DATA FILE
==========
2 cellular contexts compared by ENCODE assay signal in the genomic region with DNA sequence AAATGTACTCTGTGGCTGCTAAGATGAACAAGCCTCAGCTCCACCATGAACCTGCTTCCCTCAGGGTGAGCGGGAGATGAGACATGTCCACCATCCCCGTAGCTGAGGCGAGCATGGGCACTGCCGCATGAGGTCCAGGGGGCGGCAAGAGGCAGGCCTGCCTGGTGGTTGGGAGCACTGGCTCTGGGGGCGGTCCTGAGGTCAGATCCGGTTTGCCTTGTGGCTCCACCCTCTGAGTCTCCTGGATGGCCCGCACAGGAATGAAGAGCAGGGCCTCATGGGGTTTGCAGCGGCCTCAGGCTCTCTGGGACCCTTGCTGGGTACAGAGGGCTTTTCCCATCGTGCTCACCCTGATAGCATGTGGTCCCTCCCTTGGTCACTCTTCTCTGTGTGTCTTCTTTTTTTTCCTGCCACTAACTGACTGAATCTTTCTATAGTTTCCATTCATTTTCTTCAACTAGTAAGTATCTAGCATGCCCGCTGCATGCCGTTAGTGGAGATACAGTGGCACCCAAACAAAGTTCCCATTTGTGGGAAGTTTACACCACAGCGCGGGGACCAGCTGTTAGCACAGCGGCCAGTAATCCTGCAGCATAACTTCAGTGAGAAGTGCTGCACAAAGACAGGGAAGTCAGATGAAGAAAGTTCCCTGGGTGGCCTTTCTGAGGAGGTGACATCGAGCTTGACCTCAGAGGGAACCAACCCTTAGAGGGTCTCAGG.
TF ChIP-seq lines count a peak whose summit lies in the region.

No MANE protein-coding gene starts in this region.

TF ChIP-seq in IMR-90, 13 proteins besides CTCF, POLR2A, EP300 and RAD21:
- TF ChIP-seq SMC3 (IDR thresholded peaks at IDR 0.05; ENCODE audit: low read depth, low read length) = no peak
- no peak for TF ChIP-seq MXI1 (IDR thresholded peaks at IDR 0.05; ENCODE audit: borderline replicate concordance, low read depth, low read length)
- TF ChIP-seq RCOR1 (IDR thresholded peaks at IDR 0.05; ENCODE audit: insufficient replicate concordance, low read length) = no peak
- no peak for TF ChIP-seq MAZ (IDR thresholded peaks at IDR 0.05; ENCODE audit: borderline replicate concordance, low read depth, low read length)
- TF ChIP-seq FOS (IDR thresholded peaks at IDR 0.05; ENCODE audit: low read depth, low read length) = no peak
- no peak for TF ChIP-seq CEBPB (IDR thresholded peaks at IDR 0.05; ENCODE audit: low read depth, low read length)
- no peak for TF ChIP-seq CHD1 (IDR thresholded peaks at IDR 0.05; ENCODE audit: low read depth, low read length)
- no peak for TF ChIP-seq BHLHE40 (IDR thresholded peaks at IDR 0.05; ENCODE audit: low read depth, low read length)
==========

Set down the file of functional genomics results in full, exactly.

2 cellular contexts compared by ENCODE assay signal in the genomic region with DNA sequence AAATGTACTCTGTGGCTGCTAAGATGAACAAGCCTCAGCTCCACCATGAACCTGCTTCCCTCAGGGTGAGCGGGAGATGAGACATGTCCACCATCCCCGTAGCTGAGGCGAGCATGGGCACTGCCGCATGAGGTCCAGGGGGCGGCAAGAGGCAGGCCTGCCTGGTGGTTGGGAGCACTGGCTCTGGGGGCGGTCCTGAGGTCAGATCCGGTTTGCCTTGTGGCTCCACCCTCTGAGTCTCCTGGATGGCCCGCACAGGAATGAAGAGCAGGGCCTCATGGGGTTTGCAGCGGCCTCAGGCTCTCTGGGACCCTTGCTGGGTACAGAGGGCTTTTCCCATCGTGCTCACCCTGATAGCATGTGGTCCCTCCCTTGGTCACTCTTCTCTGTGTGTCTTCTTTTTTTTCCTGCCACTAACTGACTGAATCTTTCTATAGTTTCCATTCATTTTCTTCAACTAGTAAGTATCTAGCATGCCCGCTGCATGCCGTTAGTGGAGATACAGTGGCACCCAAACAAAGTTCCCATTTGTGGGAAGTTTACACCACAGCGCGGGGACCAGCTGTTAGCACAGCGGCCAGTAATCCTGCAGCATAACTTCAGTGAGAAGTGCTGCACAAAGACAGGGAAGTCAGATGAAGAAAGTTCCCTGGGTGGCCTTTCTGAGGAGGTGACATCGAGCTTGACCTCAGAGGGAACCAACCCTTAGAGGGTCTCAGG.
TF ChIP-seq lines count a peak whose summit lies in the region.

No MANE protein-coding gene starts in this region.

TF ChIP-seq in IMR-90, 13 proteins besides CTCF, POLR2A, EP300 and RAD21:
- TF ChIP-seq SMC3 (IDR thresholded peaks at IDR 0.05; ENCODE audit: low read depth, low read length) = no peak
- no peak for TF ChIP-seq MXI1 (IDR thresholded peaks at IDR 0.05; ENCODE audit: borderline replicate concordance, low read depth, low read length)
- TF ChIP-seq RCOR1 (IDR thresholded peaks at IDR 0.05; ENCODE audit: insufficient replicate concordance, low read length) = no peak
- no peak for TF ChIP-seq MAZ (IDR thresholded peaks at IDR 0.05; ENCODE audit: borderline replicate concordance, low read depth, low read length)
- TF ChIP-seq FOS (IDR thresholded peaks at IDR 0.05; ENCODE audit: low read depth, low read length) = no peak
- no peak for TF ChIP-seq CEBPB (IDR thresholded peaks at IDR 0.05; ENCODE audit: low read depth, low read length)
- no peak for TF ChIP-seq CHD1 (IDR thresholded peaks at IDR 0.05; ENCODE audit: low read depth, low read length)
- no peak for TF ChIP-seq BHLHE40 (IDR thresholded peaks at IDR 0.05; ENCODE audit: low read depth, low read length)